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Old 07-01-2008, 07:27 AM
 
Location: Alexandria, VA
148 posts, read 578,738 times
Reputation: 120

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My brothers son is a straight A Student in High School but when I asked him what his favorite classes were, he said none of them. He said even though most of his friends were like him, and getting A's and B's, the actual time in class and studying were painful and boring..

He is only getting good grades and studying the class material because he wants to keep his parents happy and get into a good college and be successful in life.

I followed up in my question by asking him again if any of the classes he is taking were of interest and he repeated his answer of NO!

What a sad state of affairs. It must be tough for the teachers to speak to kids all day who only pay attention because they want good grades but have no interest in what was being said.

Were you actually interested in the subjects taught at school? How about your kids?
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Old 07-01-2008, 07:33 AM
 
2,838 posts, read 9,020,761 times
Reputation: 2872
I was interested in a few classes at the high school level: Public Speaking, some English classes, and some Science classes. I was not interested in the least in Chemistry or Physics, but still got As in the classes. Some of the books I was forced to read in English class were painfully boring, and to be honest, I relied on Cliff's Notes. (Not having read Catch-22 has not impacted my life in a negligible way, contrary to the opinion and advice of my 11th grade English teacher.) I thought that History was awful and boring, but as an adult I now know that it's fascinating... it's just that the textbooks and methods of teaching were awful and boring.

My own kids homeschool, and we follow an interest-led method, so no, they don't have to suffer with much boredom, though I imagine my 7 year old won't find learning the rules of grammar scintillating and exciting. It's my opinion that learning to read, write, and do basic math are not optional, boring or not. (Though there are ways of teaching that are not as boring as others!) Learning science and history from a textbook, however, is a travesty for bright and eager children... it just dampens their desire to delve into subjects that they would LOVE to learn about!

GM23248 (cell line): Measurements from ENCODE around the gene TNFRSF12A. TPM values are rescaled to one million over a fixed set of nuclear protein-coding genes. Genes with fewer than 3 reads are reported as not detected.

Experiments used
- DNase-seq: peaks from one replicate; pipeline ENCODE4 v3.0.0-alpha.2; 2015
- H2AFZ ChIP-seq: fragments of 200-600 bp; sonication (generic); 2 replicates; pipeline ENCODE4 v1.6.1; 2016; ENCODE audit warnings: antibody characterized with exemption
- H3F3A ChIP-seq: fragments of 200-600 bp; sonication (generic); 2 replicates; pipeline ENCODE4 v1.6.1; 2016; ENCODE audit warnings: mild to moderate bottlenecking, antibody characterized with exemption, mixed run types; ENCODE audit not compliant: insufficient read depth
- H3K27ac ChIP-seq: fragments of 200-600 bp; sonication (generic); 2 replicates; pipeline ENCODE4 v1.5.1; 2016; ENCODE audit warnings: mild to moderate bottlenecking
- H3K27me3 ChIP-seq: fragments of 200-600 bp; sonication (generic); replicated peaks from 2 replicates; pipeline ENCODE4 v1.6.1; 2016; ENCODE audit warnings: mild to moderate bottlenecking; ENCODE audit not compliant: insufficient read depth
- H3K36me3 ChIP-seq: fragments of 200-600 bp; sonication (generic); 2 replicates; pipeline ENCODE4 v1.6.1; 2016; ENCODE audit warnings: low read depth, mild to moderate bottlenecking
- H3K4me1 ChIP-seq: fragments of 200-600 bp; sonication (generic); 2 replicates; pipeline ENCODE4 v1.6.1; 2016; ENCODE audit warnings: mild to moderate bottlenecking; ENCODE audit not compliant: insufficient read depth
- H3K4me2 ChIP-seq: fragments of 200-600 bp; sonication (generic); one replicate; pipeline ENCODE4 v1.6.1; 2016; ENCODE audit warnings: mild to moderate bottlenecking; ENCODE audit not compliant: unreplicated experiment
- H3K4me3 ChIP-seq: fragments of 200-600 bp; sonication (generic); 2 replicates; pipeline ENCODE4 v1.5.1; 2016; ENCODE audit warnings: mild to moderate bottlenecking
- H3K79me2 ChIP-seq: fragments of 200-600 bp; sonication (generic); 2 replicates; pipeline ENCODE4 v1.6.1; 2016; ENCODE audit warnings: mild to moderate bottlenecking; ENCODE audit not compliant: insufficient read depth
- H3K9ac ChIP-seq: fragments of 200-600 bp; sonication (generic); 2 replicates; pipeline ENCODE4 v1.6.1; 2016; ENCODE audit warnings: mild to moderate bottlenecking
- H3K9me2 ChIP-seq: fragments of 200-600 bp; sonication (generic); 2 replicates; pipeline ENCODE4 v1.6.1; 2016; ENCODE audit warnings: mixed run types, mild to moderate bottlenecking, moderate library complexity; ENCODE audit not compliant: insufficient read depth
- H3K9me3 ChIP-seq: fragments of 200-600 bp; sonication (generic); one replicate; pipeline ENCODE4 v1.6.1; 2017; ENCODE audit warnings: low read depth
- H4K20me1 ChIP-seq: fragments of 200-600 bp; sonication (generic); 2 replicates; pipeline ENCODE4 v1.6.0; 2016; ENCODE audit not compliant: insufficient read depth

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Old 07-01-2008, 07:35 AM
 
20,793 posts, read 53,850,887 times
Reputation: 10526
I think that is more teenager talk then anything. Most kids think school is 'boring' or they never 'do' anything but if you ask the right questions you will find they DO have an interest in what is being taught and they ARE doing things in school. No, they aren't going to like everything but that is life too. Most students will have a favorite subject. I think your nephew is more the exception then the rule when it comes to not liking anything in school.
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Old 07-01-2008, 08:14 AM
 
9,856 posts, read 13,391,408 times
Reputation: 5453
School? I think my job is pretty boring pretty often, but I still choose to show up every day. This doesn't exactly change as you get older...
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Old 07-01-2008, 08:33 AM
 
Location: The Netherlands
8,567 posts, read 14,777,528 times